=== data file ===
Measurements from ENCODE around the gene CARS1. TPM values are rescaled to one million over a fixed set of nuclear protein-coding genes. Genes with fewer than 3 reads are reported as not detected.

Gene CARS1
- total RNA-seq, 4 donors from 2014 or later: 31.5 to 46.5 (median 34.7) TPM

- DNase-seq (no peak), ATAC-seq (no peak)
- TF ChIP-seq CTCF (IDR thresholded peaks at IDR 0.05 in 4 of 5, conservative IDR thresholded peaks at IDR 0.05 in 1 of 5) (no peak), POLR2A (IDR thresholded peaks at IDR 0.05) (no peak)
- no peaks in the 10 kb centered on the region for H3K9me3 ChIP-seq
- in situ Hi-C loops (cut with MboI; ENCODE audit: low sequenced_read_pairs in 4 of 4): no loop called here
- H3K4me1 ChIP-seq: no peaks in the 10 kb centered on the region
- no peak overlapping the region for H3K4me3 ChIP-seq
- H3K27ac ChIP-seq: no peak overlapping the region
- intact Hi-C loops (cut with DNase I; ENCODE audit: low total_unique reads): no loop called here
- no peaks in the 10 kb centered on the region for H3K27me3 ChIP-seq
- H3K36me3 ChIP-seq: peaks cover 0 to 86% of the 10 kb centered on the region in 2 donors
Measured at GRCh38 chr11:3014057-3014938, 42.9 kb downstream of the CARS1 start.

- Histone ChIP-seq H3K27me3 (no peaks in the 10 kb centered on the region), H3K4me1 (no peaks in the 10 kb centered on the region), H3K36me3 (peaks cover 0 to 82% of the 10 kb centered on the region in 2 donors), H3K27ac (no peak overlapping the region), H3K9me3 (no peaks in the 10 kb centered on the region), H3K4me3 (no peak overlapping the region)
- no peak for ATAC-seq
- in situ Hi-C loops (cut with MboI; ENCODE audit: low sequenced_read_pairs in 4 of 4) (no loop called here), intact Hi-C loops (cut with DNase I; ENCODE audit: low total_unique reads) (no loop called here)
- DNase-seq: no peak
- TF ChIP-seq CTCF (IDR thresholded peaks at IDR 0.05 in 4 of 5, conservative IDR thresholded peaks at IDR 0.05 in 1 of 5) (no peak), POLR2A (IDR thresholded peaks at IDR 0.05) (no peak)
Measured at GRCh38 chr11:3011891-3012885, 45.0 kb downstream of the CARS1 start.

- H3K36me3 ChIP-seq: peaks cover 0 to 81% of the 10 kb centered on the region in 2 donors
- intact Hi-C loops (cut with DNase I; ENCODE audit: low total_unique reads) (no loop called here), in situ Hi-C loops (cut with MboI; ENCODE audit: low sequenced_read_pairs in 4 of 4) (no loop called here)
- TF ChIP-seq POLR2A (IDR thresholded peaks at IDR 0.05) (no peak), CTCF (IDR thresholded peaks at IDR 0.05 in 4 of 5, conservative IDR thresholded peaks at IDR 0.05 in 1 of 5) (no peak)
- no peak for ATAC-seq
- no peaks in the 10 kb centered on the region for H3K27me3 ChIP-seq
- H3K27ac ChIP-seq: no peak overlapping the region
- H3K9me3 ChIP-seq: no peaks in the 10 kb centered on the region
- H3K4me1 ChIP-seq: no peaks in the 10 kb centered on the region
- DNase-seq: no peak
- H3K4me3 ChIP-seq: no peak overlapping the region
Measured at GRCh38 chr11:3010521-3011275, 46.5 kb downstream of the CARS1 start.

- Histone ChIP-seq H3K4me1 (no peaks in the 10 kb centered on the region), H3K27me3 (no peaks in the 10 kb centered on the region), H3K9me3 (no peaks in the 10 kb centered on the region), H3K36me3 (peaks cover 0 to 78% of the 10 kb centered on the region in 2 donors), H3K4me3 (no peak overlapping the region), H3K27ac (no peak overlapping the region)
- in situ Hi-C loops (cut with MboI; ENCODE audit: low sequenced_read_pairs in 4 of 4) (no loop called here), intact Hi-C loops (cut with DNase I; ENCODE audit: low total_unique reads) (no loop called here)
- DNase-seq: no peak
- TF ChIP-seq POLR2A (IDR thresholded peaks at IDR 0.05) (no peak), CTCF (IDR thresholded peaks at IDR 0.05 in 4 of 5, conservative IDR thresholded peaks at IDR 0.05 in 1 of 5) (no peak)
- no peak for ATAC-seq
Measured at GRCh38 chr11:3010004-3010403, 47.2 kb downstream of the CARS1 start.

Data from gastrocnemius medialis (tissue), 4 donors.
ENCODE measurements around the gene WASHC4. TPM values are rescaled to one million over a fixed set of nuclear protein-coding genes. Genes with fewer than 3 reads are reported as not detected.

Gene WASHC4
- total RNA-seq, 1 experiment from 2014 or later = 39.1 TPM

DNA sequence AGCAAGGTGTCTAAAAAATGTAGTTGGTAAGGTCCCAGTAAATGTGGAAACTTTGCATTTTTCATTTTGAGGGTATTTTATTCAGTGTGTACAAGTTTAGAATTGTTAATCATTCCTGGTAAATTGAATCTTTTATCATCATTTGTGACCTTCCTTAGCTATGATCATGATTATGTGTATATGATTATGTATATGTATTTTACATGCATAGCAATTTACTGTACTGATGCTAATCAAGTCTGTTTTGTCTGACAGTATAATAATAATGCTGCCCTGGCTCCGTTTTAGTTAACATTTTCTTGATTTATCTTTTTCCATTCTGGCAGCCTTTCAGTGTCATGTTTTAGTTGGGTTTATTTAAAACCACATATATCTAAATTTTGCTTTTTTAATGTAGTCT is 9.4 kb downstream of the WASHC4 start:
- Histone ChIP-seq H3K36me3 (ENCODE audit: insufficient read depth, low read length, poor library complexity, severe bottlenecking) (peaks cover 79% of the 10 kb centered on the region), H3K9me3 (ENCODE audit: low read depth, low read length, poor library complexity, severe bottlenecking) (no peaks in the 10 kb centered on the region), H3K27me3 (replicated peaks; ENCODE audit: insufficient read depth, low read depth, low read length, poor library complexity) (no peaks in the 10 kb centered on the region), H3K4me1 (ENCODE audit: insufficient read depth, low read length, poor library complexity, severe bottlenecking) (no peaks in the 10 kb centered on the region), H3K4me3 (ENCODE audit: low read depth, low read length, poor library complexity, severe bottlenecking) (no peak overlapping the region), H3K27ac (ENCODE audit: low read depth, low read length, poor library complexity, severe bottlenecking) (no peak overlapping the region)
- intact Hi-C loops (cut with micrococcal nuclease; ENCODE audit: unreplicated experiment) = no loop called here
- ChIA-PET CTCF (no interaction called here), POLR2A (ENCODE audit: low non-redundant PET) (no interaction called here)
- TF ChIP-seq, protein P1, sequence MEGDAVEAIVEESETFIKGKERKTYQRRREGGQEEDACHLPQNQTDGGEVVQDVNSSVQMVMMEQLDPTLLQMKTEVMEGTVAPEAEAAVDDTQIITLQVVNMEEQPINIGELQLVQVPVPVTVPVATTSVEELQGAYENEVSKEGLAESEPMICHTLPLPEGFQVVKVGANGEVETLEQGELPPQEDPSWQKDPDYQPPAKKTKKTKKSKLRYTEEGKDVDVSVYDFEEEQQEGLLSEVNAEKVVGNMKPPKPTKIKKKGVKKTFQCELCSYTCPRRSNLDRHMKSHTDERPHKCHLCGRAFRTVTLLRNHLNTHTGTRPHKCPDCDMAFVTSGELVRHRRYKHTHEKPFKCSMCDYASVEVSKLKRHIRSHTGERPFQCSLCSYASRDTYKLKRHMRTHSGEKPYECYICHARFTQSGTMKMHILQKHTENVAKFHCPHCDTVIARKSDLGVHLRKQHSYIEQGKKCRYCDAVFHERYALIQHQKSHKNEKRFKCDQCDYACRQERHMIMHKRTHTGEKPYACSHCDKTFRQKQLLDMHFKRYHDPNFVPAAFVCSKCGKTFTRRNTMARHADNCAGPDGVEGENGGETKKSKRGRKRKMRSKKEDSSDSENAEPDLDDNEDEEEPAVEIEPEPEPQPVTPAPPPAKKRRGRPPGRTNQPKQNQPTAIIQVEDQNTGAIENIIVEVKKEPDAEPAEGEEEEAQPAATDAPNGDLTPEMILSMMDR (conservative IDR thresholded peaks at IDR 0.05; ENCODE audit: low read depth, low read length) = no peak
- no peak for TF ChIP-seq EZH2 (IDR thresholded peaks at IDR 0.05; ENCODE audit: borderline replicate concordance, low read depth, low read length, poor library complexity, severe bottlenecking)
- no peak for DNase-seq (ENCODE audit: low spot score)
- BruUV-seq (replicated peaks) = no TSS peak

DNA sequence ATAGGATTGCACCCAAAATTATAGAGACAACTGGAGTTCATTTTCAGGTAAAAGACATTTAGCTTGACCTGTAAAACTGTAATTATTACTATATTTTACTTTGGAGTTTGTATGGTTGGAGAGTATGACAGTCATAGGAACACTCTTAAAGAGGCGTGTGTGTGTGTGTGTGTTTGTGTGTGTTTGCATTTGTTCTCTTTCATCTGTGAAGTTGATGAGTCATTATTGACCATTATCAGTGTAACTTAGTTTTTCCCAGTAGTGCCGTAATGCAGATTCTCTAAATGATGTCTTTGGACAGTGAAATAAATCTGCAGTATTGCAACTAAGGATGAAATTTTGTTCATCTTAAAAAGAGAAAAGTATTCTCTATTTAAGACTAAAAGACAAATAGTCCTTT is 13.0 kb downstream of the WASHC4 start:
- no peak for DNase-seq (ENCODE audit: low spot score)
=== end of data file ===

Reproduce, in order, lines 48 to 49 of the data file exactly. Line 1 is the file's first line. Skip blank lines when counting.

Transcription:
- no peak for DNase-seq (ENCODE audit: low spot score)
- BruUV-seq (replicated peaks) = no TSS peak